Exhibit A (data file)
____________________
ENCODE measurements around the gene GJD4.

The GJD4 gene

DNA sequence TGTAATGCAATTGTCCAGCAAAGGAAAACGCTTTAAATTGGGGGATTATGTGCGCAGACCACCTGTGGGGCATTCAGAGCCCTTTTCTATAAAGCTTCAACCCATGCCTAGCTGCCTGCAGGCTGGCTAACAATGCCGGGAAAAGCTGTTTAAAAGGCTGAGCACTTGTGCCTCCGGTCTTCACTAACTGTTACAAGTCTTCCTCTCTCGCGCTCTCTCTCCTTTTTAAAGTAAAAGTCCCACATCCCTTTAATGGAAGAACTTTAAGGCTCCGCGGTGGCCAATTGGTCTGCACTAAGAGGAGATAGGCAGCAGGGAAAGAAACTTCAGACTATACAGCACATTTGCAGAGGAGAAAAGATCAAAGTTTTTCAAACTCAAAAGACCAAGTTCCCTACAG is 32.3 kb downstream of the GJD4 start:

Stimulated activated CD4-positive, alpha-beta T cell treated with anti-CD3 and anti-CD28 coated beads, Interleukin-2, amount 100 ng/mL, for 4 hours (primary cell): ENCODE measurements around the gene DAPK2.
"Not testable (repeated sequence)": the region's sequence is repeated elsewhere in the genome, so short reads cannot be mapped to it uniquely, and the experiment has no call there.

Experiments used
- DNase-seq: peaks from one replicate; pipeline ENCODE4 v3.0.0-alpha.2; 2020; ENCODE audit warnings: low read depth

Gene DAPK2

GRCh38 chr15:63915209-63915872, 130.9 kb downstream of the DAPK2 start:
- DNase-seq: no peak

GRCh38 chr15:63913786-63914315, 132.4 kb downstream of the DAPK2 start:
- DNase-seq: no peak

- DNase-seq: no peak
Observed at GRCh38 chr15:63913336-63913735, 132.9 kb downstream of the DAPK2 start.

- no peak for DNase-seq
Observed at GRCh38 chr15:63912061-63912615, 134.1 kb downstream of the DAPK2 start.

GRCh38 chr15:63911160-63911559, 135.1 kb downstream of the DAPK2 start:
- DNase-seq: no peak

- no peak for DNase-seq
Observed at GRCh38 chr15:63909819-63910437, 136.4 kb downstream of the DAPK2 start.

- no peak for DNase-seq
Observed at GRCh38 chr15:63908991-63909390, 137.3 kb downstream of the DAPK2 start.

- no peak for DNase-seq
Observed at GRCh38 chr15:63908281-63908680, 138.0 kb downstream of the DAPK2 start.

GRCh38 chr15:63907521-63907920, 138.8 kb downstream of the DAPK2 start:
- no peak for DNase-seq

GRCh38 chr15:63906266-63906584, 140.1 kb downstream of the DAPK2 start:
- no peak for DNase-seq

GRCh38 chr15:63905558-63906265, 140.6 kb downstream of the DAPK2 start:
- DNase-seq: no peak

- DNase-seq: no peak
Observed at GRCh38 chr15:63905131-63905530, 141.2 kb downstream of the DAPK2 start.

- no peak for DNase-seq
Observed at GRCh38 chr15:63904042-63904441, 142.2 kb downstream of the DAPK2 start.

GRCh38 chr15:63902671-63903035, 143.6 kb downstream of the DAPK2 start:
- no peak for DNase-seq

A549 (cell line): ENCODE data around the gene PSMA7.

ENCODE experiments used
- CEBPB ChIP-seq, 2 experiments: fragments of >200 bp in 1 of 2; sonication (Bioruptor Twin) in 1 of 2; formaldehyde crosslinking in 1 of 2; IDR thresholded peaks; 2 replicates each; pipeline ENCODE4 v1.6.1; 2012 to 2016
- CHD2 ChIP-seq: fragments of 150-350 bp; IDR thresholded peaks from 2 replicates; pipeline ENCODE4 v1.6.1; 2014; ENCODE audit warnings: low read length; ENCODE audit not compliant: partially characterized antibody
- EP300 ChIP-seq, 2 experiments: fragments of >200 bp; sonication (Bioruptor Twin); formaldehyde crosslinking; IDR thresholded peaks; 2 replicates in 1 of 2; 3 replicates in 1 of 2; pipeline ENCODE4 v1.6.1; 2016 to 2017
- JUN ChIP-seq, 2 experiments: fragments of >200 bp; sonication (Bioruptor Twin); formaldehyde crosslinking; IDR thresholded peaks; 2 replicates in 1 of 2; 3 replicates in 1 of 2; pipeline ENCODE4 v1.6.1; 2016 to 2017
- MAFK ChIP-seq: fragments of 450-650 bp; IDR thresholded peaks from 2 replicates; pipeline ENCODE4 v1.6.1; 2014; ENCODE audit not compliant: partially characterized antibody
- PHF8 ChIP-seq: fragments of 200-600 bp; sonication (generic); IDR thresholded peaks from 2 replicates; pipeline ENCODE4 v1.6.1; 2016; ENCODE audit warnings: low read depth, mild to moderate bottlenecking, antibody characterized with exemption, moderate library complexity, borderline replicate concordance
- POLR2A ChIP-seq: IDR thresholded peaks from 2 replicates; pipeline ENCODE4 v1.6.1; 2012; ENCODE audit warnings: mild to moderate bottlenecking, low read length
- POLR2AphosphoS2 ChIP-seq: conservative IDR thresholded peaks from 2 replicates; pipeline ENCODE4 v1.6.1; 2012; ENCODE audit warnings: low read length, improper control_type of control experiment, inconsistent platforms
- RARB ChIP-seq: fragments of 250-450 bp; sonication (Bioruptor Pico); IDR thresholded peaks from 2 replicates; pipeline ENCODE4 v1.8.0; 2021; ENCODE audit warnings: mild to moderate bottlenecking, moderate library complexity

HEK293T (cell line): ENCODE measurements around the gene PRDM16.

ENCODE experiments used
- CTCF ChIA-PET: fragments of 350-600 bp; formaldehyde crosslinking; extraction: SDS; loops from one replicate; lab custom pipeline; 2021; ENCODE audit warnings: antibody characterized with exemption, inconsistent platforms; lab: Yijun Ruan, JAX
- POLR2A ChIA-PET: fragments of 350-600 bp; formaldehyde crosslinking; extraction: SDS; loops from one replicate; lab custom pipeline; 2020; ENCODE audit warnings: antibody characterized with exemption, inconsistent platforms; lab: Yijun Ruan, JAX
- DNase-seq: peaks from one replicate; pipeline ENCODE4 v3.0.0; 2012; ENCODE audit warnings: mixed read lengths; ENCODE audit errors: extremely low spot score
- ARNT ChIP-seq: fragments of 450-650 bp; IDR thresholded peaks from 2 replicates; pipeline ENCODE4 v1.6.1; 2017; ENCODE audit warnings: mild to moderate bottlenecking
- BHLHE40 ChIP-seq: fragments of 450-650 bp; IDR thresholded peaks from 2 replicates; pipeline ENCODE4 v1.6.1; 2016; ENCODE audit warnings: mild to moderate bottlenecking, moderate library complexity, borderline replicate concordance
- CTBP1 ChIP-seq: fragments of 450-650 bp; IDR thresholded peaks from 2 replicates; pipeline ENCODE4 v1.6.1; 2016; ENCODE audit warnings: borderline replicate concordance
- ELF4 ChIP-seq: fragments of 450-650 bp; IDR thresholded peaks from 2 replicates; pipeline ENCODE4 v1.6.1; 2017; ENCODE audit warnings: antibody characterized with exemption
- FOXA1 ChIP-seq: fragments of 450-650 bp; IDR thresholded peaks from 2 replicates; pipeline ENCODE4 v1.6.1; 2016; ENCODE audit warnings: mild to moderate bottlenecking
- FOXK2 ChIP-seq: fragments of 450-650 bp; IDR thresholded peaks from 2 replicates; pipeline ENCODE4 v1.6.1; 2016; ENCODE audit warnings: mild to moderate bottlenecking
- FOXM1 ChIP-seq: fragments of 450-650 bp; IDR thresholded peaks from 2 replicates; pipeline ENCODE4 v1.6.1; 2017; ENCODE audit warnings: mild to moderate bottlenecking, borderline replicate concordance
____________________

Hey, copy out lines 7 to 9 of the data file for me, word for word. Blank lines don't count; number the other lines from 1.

- DNase-seq: peaks from one replicate; pipeline ENCODE4 v3.0.0-alpha.2; 2020; ENCODE audit warnings: low read depth

Gene DAPK2

GRCh38 chr15:63915209-63915872, 130.9 kb downstream of the DAPK2 start: